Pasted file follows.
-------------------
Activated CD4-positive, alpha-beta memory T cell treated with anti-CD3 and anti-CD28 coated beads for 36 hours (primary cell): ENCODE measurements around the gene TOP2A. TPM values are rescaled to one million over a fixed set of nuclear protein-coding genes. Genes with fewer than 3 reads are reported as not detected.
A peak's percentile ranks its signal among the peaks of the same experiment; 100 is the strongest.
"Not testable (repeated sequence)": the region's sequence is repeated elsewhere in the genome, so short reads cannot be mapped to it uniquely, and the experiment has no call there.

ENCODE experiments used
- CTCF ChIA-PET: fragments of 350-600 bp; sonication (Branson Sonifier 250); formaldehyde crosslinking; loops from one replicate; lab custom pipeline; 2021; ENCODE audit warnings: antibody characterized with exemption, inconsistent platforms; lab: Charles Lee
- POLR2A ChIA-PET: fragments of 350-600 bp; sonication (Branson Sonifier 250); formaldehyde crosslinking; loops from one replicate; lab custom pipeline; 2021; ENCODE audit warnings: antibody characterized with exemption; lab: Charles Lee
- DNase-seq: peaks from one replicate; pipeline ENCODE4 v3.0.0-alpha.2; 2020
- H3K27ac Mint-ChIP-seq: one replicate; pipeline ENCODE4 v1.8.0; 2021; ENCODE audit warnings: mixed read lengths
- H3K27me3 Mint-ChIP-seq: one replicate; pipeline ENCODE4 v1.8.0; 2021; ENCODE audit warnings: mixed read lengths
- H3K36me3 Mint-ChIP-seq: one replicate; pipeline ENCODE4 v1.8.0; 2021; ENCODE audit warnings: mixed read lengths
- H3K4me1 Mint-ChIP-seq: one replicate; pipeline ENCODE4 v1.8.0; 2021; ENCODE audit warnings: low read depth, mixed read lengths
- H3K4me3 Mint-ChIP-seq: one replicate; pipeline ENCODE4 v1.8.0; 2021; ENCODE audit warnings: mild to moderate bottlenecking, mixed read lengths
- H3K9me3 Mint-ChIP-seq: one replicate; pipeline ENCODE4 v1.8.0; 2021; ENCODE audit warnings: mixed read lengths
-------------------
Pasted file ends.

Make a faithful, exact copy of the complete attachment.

Activated CD4-positive, alpha-beta memory T cell treated with anti-CD3 and anti-CD28 coated beads for 36 hours (primary cell): ENCODE measurements around the gene TOP2A. TPM values are rescaled to one million over a fixed set of nuclear protein-coding genes. Genes with fewer than 3 reads are reported as not detected.
A peak's percentile ranks its signal among the peaks of the same experiment; 100 is the strongest.
"Not testable (repeated sequence)": the region's sequence is repeated elsewhere in the genome, so short reads cannot be mapped to it uniquely, and the experiment has no call there.

ENCODE experiments used
- CTCF ChIA-PET: fragments of 350-600 bp; sonication (Branson Sonifier 250); formaldehyde crosslinking; loops from one replicate; lab custom pipeline; 2021; ENCODE audit warnings: antibody characterized with exemption, inconsistent platforms; lab: Charles Lee
- POLR2A ChIA-PET: fragments of 350-600 bp; sonication (Branson Sonifier 250); formaldehyde crosslinking; loops from one replicate; lab custom pipeline; 2021; ENCODE audit warnings: antibody characterized with exemption; lab: Charles Lee
- DNase-seq: peaks from one replicate; pipeline ENCODE4 v3.0.0-alpha.2; 2020
- H3K27ac Mint-ChIP-seq: one replicate; pipeline ENCODE4 v1.8.0; 2021; ENCODE audit warnings: mixed read lengths
- H3K27me3 Mint-ChIP-seq: one replicate; pipeline ENCODE4 v1.8.0; 2021; ENCODE audit warnings: mixed read lengths
- H3K36me3 Mint-ChIP-seq: one replicate; pipeline ENCODE4 v1.8.0; 2021; ENCODE audit warnings: mixed read lengths
- H3K4me1 Mint-ChIP-seq: one replicate; pipeline ENCODE4 v1.8.0; 2021; ENCODE audit warnings: low read depth, mixed read lengths
- H3K4me3 Mint-ChIP-seq: one replicate; pipeline ENCODE4 v1.8.0; 2021; ENCODE audit warnings: mild to moderate bottlenecking, mixed read lengths
- H3K9me3 Mint-ChIP-seq: one replicate; pipeline ENCODE4 v1.8.0; 2021; ENCODE audit warnings: mixed read lengths